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Students collect coins for GraceWay Recovery Center

Photo by Laura Williams

Photo by Laura Williams

Spare change added up quickly recently for Deerfield-Windsor Lower School students.

In a Make-a-Difference Day project that was spearheaded by the 13-student fifth-grade organization The Order of the Round Table, students collected loose change to raise money for Albany's GraceWay Recovery Center residents.

Members of the Round Table created posters and collection containers for the 23 rooms at the Albany private school. The members also helped transport the money to the downtown Albany Regions Bank with Lower School Director Cary Stoudenmire.

After it took Regions Bank officials more than five hours to count the coins because its coin-counting machine having problems with some of the buttons and safety pins that accidentally were donated with the change. The students' efforts totaled $2,962.62, which they presented as a gift with Stoudenmire to GraceWay Development Director Liz Dixon.

"I was very proud of the children," Stoudenmire said. "I think the lesson that the children learned is that when everyone contributes in a small way it can add up to a big deal."

The efforts of the students was enough to sponsor a new resident at GraceWay, Dixon said in a thank-you letter to Deerfield students.

It's always great to see money raised for a worthy cause, but when children are the ones doing all they can to raise the funds, it's even more impressive. The fact that the students only had three weeks to earn $2,962.62 through asking parents and others for spare change is something they likely won't soon forget.

PINK CARE: To support and honor a co-worker who was diagnosed with breast cancer in July, Albany State University staff members in the Office of Fiscal Affairs each wore pink to the office recently. The women did it to show their support of Katherine Laster.

"Wearing pink is the least we can do for Ms. Laster and her victory over breast cancer," said Ashley Freeman, budget assistant in Fiscal Affairs. "We are all like a family, and we really care about each other. We just want her to know that we are here for her and care about her, so this was just a small gesture of love."

The small gesture meant a great deal to Laster. She also hopes her experience will not only bring awareness to cancer, but also motivate others to get checked regularly.

"I think it is so important that we do not take (cancer) as something private," said Laster, who is currently cancer-free but must complete the treatment process. "People cannot express love and support if they do not know. No one has to go through this alone because so many women are affected by this each year. If I can, through my story, help just one other female get through this, then I know my living is not in vain."

Workplaces aren't always places where people experience love and support, but it's clear such things are in abundance in Albany State's Office of Fiscal Affairs. By going out of their way to support Laster, the co-workers made her battle with cancer their fight as well. Their compassion won't likely soon be forgotten by Laster and those touched by cancer in the community.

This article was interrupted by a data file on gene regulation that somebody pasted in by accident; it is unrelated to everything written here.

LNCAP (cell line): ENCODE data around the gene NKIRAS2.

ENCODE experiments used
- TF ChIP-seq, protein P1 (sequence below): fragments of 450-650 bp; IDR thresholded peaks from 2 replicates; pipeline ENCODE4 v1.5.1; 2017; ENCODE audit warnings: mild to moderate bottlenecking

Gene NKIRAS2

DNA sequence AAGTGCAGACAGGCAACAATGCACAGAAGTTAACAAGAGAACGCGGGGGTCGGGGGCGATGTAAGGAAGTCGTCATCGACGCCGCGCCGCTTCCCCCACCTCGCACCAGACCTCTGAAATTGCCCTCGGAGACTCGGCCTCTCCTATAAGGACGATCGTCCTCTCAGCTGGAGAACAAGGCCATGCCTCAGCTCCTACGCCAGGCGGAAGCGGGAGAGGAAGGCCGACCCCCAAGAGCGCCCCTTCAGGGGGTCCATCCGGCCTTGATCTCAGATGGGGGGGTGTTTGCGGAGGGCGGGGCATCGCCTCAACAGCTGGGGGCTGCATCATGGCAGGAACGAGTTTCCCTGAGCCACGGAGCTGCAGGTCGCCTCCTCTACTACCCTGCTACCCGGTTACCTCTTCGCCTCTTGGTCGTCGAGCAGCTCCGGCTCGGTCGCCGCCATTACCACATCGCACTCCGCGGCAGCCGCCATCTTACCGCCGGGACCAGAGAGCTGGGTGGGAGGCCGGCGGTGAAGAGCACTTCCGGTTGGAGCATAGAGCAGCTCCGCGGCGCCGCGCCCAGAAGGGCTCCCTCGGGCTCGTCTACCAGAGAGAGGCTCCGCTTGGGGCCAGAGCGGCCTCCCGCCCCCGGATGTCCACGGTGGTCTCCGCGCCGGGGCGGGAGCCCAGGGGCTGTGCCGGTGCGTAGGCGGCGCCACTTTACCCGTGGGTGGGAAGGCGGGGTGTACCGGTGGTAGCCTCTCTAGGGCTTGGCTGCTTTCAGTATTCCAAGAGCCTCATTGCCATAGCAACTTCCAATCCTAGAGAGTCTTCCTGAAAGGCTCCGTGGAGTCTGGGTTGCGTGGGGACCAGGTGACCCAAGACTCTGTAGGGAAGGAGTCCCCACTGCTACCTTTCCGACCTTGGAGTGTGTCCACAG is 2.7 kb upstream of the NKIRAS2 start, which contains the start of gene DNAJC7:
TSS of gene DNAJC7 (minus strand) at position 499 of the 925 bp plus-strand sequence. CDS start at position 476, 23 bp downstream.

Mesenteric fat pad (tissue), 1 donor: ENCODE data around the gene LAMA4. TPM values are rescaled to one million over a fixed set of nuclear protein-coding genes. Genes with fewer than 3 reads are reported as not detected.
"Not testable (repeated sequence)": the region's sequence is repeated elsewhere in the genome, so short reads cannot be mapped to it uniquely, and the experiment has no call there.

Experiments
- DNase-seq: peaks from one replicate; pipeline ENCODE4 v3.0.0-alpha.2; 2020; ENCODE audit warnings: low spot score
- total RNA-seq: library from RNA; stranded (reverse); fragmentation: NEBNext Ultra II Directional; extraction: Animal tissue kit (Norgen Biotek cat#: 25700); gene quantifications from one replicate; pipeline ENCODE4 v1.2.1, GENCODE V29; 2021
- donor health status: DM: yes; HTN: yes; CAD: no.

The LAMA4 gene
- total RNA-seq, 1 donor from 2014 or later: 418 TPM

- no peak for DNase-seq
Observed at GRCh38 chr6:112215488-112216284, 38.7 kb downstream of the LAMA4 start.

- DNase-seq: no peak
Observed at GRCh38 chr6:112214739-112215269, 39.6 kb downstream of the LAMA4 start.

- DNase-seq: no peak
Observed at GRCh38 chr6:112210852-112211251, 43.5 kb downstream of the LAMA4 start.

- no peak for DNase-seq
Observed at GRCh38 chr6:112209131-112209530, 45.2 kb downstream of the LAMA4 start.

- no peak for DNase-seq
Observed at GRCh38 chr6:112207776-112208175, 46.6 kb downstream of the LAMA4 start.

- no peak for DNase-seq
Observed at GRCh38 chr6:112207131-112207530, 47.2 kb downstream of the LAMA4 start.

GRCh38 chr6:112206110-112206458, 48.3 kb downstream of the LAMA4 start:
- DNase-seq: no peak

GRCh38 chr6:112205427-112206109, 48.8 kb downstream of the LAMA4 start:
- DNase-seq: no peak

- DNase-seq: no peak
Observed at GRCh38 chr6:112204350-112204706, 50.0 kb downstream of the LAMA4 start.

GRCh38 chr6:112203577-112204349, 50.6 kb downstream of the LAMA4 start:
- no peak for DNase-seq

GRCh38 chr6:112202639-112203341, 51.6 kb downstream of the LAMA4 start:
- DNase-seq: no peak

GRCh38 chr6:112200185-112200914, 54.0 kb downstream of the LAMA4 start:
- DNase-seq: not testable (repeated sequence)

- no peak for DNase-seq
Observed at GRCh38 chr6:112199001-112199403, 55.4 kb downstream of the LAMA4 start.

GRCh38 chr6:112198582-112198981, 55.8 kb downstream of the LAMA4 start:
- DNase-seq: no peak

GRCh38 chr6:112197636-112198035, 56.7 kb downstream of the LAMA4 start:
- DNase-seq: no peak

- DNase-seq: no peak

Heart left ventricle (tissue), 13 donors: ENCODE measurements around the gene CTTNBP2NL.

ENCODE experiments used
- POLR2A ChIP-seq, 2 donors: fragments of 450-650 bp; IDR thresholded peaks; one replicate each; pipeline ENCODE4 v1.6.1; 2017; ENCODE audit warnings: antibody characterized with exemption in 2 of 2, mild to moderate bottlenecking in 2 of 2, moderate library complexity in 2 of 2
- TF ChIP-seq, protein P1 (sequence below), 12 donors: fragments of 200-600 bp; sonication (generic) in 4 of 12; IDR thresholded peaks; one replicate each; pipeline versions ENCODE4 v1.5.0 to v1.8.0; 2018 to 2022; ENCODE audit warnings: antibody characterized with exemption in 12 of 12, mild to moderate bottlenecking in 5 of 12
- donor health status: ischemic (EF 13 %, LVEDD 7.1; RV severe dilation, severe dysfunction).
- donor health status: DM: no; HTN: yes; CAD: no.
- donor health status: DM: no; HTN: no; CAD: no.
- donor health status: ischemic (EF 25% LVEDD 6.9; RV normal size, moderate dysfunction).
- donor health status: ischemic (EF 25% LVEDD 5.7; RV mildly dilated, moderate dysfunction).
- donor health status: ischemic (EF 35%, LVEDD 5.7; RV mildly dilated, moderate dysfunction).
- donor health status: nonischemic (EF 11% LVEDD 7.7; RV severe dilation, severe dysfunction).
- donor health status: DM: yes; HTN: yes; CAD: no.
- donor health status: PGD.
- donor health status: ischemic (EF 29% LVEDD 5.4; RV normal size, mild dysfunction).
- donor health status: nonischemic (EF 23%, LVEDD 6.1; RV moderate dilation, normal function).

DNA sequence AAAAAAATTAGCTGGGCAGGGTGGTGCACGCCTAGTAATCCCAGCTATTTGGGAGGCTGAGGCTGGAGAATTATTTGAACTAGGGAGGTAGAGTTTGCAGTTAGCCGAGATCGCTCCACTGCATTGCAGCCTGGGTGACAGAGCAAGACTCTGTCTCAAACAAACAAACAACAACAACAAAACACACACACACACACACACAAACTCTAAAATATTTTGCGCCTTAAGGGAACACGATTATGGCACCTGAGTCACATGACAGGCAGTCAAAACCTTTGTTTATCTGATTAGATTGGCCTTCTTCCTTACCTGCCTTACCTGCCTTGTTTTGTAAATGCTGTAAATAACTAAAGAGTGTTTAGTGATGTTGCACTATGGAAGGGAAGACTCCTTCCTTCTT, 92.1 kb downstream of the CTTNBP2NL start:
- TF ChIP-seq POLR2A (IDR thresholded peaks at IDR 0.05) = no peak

BUSY BUSINESS: It would be hard to find a group more busy these days than the Dougherty Comprehensive High School's Future Business Leaders of America (FBLA).

Since late September, the group has participated in the Albany State University homecoming parade, conducted a leadership development workshop, had its annual recruitment/ social activity and took part in the annual Alzheimer's Association Memory Walk.

They also attended a fall Motivational Rally in Perry, completed several Breast Cancer Awareness Month activities and presented trick-or-treat bags to Jackson Heights Elementary.

I heartily applaud the group's adviser, Dorothy Lewis. I was part of my high school's FBLA group and can't remember doing as many activities in one school year as these students have done in about a month.

Besides learning how to be better leaders, these students are helping our community in various and important ways. For example, when they gave the treats to the Jackson Heights students, they spoke to the children about the importance of getting an education and extending their school years behind high school. They also learned about helping others by distributing breast cancer awareness gift bags.

I'm simply in awe of these students and hope many other student organizations pick up on all the community service projects Dougherty Comprehensive's FBLA does on a monthly basis. They are one more reason to believe the best about our community's young people and why so many of them are worthy of praise.

If you have education story ideas and items that you think would work well in this column, feel free to contact me either by phone at (229) 888-9355 or via e-mail at ethan.fowler@albanyherald.com.